At the moment there is no built-in support for changing the database schema at runtime. Luckily, Entity Framework Core (EF) provides us with the right tools to implement it by ourselves.

The demos are on GitHub: github:PawelGerr/EntityFrameworkCore-Demos

Given are a database context DemoDbContext and an entity Product.

public class DemoDbContext : DbContext
{
  public DbSet<Product> Products { get; set; }

  public DemoDbContext (DbContextOptions<DemoDbContext> options)
    : base(options)
  {
  }
}

public class Product
{
  public Guid Id { get; set; }
}

There are 2 ways to change the schema, either by applying the TableAttribute or by implementing the interface IEntityTypeConfiguration<TEntity>.

The first option won't help us because the schema is hard-coded.

[Table("Products", Schema = "demo")]
public class Product
{
  public Guid Id { get; set; }
}

The second option gives us the ability to provide the schema from DbContext to the EF model configuration. At first we implement the entity configuration for Product.

public class ProductEntityConfiguration : IEntityTypeConfiguration<Product>
{
  private readonly string _schema;

  public ProductEntityConfiguration(string schema)
  {
    _schema = schema;
  }

  public void Configure(EntityTypeBuilder<Product> builder)
  {
    if (!String.IsNullOrWhiteSpace(_schema))
      builder.ToTable(nameof(DemoDbContext.Products), _schema);

    builder.HasKey(product => product.Id);
  }
}

Now we use the entity configuration in OnModelCreating and pass the schema to it via constructor. Additionally, we create the interface IDbContextSchema containing just the schema (i.e. a string) to be able to inject it into DemoDbContext.

public interface IDbContextSchema
{
  string Schema { get; }
}

// DbContext implements IDbContextSchema as well
// so we know it is "schema-aware"
public class DemoDbContext : DbContext, IDbContextSchema
{
 public string Schema { get; }

 public DbSet<Product> Products { get; set; }

 public DemoDbContext(DbContextOptions<DemoDbContext> options,
                      IDbContextSchema schema = null)
 : base(options)
 {
   Schema = schema?.Schema;
 }

 protected override void OnModelCreating(ModelBuilder modelBuilder)
 {
   base.OnModelCreating(modelBuilder);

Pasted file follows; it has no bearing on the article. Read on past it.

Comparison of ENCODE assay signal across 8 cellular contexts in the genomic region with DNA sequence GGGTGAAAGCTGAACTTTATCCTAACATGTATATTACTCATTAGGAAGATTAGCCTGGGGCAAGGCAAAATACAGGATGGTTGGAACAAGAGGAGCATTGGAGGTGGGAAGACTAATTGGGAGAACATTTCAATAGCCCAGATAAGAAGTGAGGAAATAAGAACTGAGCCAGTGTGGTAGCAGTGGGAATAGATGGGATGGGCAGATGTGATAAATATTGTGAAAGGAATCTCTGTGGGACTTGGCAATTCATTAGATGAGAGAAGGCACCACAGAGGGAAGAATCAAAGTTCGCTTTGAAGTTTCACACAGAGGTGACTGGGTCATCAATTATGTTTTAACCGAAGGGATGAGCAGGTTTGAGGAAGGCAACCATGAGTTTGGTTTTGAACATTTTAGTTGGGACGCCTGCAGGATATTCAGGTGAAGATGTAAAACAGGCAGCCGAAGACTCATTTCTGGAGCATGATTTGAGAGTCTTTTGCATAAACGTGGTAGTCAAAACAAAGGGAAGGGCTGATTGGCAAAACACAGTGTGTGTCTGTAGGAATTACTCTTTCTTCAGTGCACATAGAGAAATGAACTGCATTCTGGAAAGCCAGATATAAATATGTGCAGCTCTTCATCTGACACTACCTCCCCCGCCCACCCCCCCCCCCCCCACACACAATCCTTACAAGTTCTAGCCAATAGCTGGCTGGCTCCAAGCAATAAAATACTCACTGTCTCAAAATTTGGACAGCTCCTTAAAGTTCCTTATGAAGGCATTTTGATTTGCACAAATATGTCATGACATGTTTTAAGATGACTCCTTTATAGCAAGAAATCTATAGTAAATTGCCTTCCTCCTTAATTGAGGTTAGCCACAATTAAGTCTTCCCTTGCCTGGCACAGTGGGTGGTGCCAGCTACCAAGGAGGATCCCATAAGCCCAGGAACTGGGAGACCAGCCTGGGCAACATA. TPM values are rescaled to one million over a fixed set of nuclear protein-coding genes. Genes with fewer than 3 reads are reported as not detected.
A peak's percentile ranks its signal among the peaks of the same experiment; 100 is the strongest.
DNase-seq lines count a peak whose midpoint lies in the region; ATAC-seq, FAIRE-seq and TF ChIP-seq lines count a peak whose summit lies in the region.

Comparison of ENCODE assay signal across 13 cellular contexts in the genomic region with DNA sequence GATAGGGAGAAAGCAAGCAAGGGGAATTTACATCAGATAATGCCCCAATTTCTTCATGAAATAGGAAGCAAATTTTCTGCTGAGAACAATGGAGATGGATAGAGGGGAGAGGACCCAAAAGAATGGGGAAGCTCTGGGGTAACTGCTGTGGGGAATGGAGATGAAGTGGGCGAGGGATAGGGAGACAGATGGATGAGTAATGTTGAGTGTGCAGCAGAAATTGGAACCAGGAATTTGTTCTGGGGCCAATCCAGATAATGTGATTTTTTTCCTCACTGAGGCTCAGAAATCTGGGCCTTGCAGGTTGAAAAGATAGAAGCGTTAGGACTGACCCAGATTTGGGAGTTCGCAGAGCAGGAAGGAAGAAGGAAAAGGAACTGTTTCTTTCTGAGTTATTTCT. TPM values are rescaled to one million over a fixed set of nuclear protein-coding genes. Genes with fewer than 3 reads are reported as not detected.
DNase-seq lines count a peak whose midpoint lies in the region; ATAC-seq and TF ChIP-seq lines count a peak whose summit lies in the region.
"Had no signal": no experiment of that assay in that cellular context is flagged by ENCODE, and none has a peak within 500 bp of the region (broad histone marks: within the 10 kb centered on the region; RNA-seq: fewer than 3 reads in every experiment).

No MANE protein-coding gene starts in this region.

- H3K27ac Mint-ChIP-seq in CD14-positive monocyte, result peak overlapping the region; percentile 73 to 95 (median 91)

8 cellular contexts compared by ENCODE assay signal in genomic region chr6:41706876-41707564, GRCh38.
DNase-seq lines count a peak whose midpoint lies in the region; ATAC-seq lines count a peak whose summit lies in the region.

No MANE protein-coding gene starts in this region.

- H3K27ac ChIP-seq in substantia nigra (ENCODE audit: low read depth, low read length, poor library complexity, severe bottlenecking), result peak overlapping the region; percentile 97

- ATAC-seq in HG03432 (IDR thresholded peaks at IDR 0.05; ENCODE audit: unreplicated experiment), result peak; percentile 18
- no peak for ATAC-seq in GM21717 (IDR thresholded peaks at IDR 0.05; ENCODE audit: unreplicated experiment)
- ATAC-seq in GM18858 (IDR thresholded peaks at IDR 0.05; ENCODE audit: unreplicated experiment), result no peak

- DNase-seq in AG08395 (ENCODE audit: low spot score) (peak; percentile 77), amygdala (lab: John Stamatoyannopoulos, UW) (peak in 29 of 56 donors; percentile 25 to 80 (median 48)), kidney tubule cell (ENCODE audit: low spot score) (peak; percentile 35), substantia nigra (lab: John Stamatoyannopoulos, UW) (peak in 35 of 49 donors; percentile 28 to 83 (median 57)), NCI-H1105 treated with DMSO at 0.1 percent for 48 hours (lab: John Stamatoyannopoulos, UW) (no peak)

modelBuilder.ApplyConfiguration(new ProductEntityConfiguration(Schema));
 }
}

We are almost done. The last task is to change how EF is caching database model definitions. By default just the type of the DbContext is used but we need to differentiate the models not just by type but by the schema as well. For that we implement the interface IModelCacheKeyFactory.

public class DbSchemaAwareModelCacheKeyFactory : IModelCacheKeyFactory
{
  public object Create(DbContext context)
  {
    return new {
        Type = context.GetType(),
        Schema = context is IDbContextSchema schema ? schema.Schema : null
    };
  }
}

No we have to replace the default implementation with ours and to register the IDbContextSchema. In current example the IDbContextSchema is just a singleton but it can be provided by anything we want like read from a database or derived from a JWT bearer token during an HTTP request, etc.

IServiceCollection services = ...;

services
  .AddDbContext<DemoDbContext>(
      builder => builder.UseSqlServer("...")
                  .ReplaceService<IModelCacheKeyFactory, DbSchemaAwareModelCacheKeyFactory>())
  .AddSingleton<IDbContextSchema>(new DbContextSchema("demo"));

--------------------------------------------

// just a helper class
public class DbContextSchema : IDbContextSchema
{
  public string Schema { get; }

  public DbContextSchema(string schema)
  {
    Schema = schema ?? throw new ArgumentNullException(nameof(schema));
  }
}

Voila! 

PS: There is one special use case for that feature - isolation of integration tests due to missing support of ambient transactions. For that we need schema-aware migrations we will look at in the next blog post.

Stay tuned!

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